Canning Foods at Home
Imagine it’s late summer. The kitchen feels warm and humid. The air smells sweet. Jars of beautifully preserved peaches sit cooling on a dish towel on the kitchen counter. This is what home canning is all about.
- Home canning is a tradition going back more than a hundred years. It’s less common today, but families with large gardens or access to fresh produce in quantity still work together in the summer to can foods.
- Foods that are high in acid—fruit and tomatoes—can be processed in a big pot of water called a water bath canner. Alkaline foods, including green beans, potatoes, meat, and soups, must be canned in a pressure cooker to destroy bacteria.
- The steps for canning are pretty simple: wash, peel (if necessary), and cut the food. Sterilize canning jars in hot water or in the dishwasher. Fill the jars with the food and add a liquid. Secure the lids on the jars and boil the jars in hot water. Allow the jars to cool overnight.
- After the jars cool, press down lightly on their lids. If they pop back up, the jars didn’t seal. The food must be reheated and processed again.
- Home-canned foods will last for many years, but their quality starts to go down after about one year. These foods should be stored in a cool, dark location.
- Some of the easiest foods to can are fruits like peaches and pears. They’re canned with sugar water or juice. With a little more work, you can make delicious applesauce by pureeing steamed apples and canning the puree. Applesauce is extra good with a little brown sugar, cinnamon, and orange peel.
- If you have a juicer, you can process grape juice or other juices. These juices make a refreshing drink or you can make them into jelly or syrup.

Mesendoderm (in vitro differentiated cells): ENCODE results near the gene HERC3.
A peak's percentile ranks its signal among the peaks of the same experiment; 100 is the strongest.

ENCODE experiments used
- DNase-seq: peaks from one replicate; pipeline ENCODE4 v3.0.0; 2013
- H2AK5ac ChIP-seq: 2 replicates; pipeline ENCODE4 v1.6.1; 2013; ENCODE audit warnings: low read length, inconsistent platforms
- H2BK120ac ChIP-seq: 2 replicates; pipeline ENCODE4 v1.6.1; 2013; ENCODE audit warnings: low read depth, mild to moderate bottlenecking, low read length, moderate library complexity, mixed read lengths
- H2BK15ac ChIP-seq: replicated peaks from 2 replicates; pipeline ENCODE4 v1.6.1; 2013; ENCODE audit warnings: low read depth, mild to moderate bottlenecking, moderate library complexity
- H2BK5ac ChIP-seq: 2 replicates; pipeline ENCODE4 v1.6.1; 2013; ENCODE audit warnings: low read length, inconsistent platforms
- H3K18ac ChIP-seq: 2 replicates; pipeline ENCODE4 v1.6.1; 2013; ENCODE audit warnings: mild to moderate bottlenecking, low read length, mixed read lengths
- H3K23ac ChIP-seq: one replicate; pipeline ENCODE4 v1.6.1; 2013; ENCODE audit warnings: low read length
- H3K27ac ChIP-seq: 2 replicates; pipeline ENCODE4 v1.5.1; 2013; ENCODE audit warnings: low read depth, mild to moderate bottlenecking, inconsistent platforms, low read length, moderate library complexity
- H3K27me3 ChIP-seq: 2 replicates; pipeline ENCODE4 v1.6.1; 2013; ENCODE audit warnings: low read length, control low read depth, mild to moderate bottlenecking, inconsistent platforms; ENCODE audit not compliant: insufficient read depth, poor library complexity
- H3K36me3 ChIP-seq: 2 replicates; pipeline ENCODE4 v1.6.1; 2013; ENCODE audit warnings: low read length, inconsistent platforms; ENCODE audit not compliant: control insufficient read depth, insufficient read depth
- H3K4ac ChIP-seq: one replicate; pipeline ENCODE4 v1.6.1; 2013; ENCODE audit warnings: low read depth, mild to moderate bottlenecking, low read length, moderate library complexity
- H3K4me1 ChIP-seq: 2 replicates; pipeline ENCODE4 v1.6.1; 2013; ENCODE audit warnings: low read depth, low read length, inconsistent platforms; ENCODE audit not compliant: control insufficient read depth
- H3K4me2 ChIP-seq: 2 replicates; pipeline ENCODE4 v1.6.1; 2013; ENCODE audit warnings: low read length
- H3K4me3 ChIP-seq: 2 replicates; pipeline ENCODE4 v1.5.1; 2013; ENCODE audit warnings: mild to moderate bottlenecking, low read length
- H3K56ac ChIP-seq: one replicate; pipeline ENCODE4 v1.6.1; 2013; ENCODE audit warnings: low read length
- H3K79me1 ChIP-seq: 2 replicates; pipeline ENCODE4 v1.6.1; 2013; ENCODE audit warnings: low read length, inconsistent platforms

- Making jam is another great first project. You need only fruit, sugar, and pectin and a little time on the stove. You can process the jam in a water bath canner to seal the jars or simply put the jars in the freezer.
Questions and Answers
Question: Is canning food safe?
Answer: Canning food is safe as long as you follow the guidelines. Use only fresh, high-quality produce and keep everything clean. Boil the jars according to the recipe directions (cooking time increases at high altitude). Make sure the jars are properly sealed before you store them away.
When you open a jar, you should hear a distinct pop. Throw out any food that is discolored or smells bad.
Learn how to can berry jam, carrot pickles, apple butter, and more.
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Declan, Tobin. " All about Preserving and Canning Food at Home ." Easy Science for Kids, Jan 2020. Web. 18 Jan 2020. < https://easyscienceforkids.com/canning-foods-home/ >.
APA Style Citation
Tobin, Declan. (2020). All about Preserving and Canning Food at Home. Easy Science for Kids. Retrieved from https://easyscienceforkids.com/canning-foods-home/
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